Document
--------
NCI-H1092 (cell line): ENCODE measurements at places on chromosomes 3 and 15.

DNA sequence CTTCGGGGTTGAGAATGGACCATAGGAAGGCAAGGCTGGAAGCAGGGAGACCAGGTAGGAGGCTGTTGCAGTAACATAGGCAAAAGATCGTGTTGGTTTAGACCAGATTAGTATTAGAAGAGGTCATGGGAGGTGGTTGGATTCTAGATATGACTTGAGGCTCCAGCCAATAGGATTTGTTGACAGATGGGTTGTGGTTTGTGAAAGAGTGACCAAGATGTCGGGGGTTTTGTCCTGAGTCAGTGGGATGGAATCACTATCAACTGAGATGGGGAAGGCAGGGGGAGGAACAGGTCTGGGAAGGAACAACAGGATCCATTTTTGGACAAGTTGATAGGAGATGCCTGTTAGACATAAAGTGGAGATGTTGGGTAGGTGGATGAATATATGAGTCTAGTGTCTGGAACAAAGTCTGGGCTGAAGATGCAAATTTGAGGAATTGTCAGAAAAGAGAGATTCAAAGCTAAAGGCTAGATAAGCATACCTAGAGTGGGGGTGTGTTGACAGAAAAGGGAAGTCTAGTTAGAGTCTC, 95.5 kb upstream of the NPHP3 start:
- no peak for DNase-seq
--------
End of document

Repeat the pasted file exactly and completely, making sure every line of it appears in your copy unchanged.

NCI-H1092 (cell line): ENCODE measurements at places on chromosomes 3 and 15.

DNA sequence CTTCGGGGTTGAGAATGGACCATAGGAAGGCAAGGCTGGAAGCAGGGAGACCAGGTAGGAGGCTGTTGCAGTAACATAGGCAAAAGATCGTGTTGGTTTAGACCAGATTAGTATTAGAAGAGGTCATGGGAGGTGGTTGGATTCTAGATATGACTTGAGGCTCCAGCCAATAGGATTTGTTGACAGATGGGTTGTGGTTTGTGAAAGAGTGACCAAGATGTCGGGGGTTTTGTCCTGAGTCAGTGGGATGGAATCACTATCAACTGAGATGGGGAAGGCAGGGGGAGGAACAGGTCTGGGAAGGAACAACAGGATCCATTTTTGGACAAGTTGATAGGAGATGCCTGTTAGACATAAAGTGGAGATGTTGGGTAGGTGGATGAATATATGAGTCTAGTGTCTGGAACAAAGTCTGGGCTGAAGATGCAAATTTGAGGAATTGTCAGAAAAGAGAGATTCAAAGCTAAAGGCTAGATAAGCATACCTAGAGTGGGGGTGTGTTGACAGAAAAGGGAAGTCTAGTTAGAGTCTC, 95.5 kb upstream of the NPHP3 start:
- no peak for DNase-seq